Grandparents may turn up their noses at text messaging as a way to communicate with their tech-savvy grandchildren. They want to hear the kids’ voices, and they can use the phone to talk — not type. But is that realistic in today’s world? And are they at risk of missing out on a relationship with the youngsters they love?
“It’s natural for grandparents to want as much personal interaction with their grandchildren as possible. Many grandparents feel like texting is so impersonal and detached (and) really do get a great deal of happiness from hearing their grandchildren’s voices,” said Amy Goyer, AARP’s home and family expert. “There is nothing wrong with trying to balance phone calls and in-person time with texting or emailing, but as grandchildren grow up, grandparents may have to adjust to their changes and preferences.”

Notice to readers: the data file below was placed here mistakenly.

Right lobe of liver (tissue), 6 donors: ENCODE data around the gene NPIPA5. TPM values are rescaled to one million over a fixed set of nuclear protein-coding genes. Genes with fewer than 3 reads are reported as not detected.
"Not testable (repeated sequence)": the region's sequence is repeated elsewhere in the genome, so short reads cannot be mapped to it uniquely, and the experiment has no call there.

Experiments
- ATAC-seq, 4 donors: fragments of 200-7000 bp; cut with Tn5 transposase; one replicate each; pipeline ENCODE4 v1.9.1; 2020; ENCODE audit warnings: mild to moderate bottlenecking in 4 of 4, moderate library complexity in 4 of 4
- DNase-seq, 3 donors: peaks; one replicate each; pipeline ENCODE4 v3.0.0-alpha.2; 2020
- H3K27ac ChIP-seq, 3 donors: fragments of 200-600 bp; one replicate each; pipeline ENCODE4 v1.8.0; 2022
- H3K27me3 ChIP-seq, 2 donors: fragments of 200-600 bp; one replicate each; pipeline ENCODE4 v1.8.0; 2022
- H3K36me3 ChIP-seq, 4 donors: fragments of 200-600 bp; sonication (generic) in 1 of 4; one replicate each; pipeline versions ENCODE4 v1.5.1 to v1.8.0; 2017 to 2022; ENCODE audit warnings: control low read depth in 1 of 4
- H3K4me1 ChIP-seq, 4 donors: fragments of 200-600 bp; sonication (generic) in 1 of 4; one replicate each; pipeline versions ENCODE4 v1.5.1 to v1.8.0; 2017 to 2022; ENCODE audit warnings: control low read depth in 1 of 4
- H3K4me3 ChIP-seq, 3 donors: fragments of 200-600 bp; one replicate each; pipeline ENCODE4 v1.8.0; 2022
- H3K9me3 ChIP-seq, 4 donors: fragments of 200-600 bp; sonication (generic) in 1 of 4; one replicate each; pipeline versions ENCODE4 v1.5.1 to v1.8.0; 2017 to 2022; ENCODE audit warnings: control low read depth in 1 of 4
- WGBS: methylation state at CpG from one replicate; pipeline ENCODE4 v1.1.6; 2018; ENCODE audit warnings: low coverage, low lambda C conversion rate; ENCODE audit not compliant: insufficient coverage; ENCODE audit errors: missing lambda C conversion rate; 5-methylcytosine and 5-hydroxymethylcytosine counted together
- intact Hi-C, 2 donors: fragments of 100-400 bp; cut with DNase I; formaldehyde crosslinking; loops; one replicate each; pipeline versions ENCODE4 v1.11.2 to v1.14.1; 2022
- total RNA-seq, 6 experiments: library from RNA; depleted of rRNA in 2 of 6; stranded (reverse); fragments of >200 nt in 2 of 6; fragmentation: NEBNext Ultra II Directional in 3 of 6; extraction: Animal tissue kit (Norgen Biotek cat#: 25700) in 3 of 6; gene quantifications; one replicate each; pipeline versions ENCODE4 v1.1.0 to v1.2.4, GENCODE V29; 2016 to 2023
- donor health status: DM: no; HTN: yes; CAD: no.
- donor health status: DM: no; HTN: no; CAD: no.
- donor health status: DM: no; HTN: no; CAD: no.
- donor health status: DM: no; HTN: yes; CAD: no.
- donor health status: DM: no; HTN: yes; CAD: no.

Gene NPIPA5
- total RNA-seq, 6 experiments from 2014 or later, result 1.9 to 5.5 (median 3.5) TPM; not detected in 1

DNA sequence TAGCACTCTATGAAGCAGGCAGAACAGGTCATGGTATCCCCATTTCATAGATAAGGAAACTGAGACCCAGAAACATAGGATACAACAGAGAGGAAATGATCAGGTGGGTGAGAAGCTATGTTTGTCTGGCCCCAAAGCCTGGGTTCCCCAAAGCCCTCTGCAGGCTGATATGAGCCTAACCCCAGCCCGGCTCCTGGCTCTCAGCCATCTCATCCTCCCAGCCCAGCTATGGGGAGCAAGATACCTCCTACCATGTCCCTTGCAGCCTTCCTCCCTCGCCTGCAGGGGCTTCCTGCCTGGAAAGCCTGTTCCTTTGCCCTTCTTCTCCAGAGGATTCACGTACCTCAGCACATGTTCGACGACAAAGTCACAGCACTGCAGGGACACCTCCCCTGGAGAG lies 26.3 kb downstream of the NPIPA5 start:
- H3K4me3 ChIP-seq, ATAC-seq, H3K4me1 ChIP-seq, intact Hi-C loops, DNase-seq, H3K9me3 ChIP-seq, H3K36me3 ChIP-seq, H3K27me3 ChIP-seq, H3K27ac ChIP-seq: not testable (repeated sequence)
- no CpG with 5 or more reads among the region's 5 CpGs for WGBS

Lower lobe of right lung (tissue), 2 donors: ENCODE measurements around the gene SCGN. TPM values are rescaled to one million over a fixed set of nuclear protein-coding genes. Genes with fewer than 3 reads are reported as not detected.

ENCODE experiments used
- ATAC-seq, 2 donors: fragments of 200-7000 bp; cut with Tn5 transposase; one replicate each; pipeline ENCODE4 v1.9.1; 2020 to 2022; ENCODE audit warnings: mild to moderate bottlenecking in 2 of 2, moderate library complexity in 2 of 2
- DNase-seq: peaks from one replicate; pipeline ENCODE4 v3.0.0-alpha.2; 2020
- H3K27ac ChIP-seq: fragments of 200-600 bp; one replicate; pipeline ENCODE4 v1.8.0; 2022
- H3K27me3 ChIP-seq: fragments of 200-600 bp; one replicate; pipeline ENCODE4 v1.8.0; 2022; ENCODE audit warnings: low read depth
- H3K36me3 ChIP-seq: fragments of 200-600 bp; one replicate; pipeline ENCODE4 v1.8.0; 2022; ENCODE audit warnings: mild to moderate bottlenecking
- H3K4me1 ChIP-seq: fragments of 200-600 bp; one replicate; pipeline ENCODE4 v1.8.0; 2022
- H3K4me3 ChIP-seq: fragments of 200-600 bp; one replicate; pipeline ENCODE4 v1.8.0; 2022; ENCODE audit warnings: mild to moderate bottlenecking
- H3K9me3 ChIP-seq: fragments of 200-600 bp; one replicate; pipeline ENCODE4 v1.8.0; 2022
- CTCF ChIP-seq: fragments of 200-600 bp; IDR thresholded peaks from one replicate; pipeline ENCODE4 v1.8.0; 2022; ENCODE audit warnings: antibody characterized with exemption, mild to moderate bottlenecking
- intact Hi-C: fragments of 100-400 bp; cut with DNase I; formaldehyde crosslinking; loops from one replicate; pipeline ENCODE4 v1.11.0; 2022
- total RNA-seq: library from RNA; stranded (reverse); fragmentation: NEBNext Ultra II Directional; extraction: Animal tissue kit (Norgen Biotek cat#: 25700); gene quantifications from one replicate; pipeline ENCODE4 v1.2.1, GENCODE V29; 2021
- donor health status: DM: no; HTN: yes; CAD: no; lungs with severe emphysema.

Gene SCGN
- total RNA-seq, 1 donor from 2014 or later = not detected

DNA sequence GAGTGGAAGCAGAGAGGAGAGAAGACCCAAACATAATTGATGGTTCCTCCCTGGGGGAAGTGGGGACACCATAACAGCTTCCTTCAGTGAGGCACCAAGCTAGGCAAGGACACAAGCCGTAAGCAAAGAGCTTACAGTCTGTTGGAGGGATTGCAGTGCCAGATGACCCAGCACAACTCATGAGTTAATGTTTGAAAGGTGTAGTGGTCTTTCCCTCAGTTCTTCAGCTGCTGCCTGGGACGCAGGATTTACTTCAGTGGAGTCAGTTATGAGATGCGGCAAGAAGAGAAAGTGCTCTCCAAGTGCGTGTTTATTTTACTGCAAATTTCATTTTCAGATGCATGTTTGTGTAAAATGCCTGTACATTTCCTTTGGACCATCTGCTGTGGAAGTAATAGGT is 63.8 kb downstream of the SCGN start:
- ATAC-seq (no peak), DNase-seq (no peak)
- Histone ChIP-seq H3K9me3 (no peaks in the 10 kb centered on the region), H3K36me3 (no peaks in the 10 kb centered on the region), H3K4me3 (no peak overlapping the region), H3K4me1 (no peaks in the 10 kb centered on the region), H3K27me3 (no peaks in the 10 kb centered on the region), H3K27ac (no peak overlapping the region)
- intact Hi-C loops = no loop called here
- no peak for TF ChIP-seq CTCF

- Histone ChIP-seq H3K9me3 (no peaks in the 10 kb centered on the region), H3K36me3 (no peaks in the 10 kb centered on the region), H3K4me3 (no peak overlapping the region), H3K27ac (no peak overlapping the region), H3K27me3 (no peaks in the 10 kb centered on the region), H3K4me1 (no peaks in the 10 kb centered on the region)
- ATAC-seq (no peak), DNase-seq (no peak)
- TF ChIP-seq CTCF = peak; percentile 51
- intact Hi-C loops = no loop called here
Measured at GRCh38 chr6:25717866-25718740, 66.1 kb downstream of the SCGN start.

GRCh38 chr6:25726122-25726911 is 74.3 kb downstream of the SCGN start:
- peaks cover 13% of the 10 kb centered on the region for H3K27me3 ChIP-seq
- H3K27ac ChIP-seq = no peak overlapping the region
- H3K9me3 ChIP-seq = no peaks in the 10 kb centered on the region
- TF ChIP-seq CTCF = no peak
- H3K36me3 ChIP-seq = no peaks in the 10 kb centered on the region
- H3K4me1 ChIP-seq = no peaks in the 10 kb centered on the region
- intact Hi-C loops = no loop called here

Kids often have hectic lives. And sometimes texting is the best way to keep in touch — whether Granny and Gramps like it or not.
“I’d say they run the risk of losing touch with their grandchildren’s everyday lives if they don’t text,” Goyer added. “That doesn’t mean their whole relationship will fall apart, but they can stay in closer touch if they are willing to text.”
Goyer added that those older than 50 are high adopters of technology, and grandparents are often motivated by their grandchildren to learn how to use new forms of technology — such as texting.
Many grandparents who live miles away from their loved ones have taken to Skype to hear and see their grandkids. With the free software application, a webcam and a high-speed Internet connection, users can talk to and see each other live via the Internet. But many busy teens and 20-somethings say texting is more convenient.